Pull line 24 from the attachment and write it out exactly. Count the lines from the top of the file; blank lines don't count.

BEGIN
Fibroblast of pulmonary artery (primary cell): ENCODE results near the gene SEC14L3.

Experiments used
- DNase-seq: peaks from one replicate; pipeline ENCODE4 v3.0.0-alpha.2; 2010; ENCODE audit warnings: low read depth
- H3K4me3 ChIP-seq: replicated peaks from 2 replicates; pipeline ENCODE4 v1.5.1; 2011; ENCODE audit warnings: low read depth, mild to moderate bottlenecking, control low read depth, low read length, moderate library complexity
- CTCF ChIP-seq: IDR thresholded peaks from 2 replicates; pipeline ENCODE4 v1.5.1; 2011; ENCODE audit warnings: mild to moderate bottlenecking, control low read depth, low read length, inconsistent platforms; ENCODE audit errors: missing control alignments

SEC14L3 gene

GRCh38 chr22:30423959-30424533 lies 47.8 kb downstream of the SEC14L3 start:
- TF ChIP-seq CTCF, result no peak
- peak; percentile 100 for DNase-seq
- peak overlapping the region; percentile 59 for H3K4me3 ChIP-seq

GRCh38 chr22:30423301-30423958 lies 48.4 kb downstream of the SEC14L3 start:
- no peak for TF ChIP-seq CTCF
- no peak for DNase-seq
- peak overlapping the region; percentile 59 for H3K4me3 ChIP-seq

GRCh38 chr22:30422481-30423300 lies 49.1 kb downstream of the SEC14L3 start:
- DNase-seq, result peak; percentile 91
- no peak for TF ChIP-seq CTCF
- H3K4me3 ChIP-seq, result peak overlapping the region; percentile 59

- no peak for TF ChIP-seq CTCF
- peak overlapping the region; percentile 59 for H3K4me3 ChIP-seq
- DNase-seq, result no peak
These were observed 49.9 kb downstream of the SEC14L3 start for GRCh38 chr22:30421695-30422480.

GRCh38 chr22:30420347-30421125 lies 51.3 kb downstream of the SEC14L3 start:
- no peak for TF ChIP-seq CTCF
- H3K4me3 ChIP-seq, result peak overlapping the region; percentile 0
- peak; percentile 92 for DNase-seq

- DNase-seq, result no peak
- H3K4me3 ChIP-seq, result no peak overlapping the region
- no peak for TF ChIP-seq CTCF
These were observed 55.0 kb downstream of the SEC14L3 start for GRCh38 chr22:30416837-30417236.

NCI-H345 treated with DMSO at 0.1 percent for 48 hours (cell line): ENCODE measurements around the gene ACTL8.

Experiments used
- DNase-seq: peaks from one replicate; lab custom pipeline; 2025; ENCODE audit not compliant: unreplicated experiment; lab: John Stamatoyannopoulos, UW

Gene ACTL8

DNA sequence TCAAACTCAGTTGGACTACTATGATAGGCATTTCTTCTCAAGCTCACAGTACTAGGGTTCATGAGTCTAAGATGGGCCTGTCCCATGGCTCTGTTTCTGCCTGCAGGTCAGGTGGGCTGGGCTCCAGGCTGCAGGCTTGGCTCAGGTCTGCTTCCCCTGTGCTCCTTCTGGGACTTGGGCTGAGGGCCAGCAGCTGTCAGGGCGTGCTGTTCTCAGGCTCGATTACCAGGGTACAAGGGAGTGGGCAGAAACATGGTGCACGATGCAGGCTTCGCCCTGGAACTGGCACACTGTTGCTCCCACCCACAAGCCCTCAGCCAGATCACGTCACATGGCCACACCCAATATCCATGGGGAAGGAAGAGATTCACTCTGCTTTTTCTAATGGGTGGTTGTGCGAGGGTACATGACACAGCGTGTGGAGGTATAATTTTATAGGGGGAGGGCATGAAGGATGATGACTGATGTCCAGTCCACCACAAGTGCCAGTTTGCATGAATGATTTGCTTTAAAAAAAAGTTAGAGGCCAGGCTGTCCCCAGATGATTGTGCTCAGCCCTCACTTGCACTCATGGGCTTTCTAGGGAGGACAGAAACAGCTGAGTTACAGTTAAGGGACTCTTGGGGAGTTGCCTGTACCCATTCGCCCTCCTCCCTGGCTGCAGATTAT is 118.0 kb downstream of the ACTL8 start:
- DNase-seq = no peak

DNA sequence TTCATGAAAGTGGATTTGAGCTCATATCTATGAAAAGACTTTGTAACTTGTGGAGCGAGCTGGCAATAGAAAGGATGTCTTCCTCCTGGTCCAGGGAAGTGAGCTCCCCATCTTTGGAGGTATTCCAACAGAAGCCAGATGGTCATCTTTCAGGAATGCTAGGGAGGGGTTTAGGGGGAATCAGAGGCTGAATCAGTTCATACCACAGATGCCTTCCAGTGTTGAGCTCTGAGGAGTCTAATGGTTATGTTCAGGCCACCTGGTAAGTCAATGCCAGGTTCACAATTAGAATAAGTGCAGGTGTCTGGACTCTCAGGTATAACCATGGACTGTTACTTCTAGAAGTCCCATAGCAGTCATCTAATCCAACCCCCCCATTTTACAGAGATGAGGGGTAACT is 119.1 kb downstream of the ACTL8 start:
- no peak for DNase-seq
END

- no peak for TF ChIP-seq CTCF